Grendel

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Ork is an old priest, who encounters Grendel at a sacred religious site one night. He cannot see who Grendel is and so believes him when he says he is The Destroyer, the king of Ork’s gods. Pretending to be a god, Grendel teases Ork but is put off by his intense, earnest faith. The ease with which Ork is tricked demonstrates the fallacy of the Danes’ religious practices, which Grendel sees as particularly foolish.

Ork Quotes in Grendel

The Grendel quotes below are all either spoken by Ork or refer to Ork. For each quote, you can also see the other characters and themes related to it (each theme is indicated by its own dot and icon, like this one:
Monsters and Humans Theme Icon
). Note: all page and citation info for the quotes below refers to the Vintage edition of Grendel published in 1989.
Chapter 9 Quotes

The ultimate evil is that Time is perpetual perishing, and being actual involves elimination. The nature of evil may be epitomized, therefore, in two simple but horrible and holy propositions: ‘Things fade’ and ‘Alternatives exclude.’

Related Characters: Ork (speaker)
Page Number: 132-133
Explanation and Analysis:

In this chapter, Grendel meets a pathetic priest named Ork. Ork is the very embodiment of mankind's overemphasis on order and control. Ork is extremely religious--he believes that the universe works according to a number of specific laws. There are only two such laws: 1) Things fade, and 2) Alternatives exclude.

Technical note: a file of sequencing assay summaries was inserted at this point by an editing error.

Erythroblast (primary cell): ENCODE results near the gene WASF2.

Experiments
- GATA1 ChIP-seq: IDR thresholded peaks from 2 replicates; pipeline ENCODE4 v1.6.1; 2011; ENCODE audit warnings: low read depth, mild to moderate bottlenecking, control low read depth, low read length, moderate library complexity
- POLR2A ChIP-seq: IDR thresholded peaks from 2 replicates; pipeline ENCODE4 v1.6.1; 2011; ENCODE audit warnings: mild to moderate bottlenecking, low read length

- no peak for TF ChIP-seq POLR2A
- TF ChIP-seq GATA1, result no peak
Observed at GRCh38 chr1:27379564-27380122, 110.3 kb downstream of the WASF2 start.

It's worth thinking about these two laws a little more closely. Ork believes that all of life will eventually deteriorate into death; in other words, he accepts his own mortality. Second, Ork believes that it's impossible to believe two contradictory things at the same time--you can choose one or the other, but not both. Choosing one belief necessarily means not choosing another.

Grendel's existence challenges the validity of both rules. Grendel is a monster and seems to be exempt from the rules of mortality (he certainly can't be hurt in battle, thanks to the Dragon's charm). Furthermore, Grendel refuses to believe that "alternatives exclude." Instead, he embraces his own contradictions, criticizing waste while being incredibly wasteful; attacking humans while also acknowledging that humans are his only friends, etc. In short, Grendel sneers at Ork and the rules by which Ork lives his life and tries to find meaning in the universe.

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Ork Character Timeline in Grendel

The timeline below shows where the character Ork appears in Grendel. The colored dots and icons indicate which themes are associated with that appearance.
Chapter 9
Philosophy, Theory, and Belief Theme Icon
...the priest’s god. The priest is terrified and bows down to pray, introducing himself as Ork. Grendel asks him what he knows about the king of the gods. The priest offers... (full context)
Philosophy, Theory, and Belief Theme Icon
Ork moans, shaking violently, and presents two axioms: “things fade” and “alternatives exclude.” He continues to... (full context)
Philosophy, Theory, and Belief Theme Icon
...other priests arrive. Grendel narrates a dramatic dialogue of what follows. The priests ask what Ork is doing. Ork tells them that he has talked with the king of the gods.... (full context)
Chapter 11
Monsters and Humans Theme Icon
Heroism Theme Icon
Philosophy, Theory, and Belief Theme Icon
...and frustrated that foreigners have come to save them. It offends their sense of honor. Ork in particular looks frustrated, as the Geats, and not the gods, have come to their... (full context)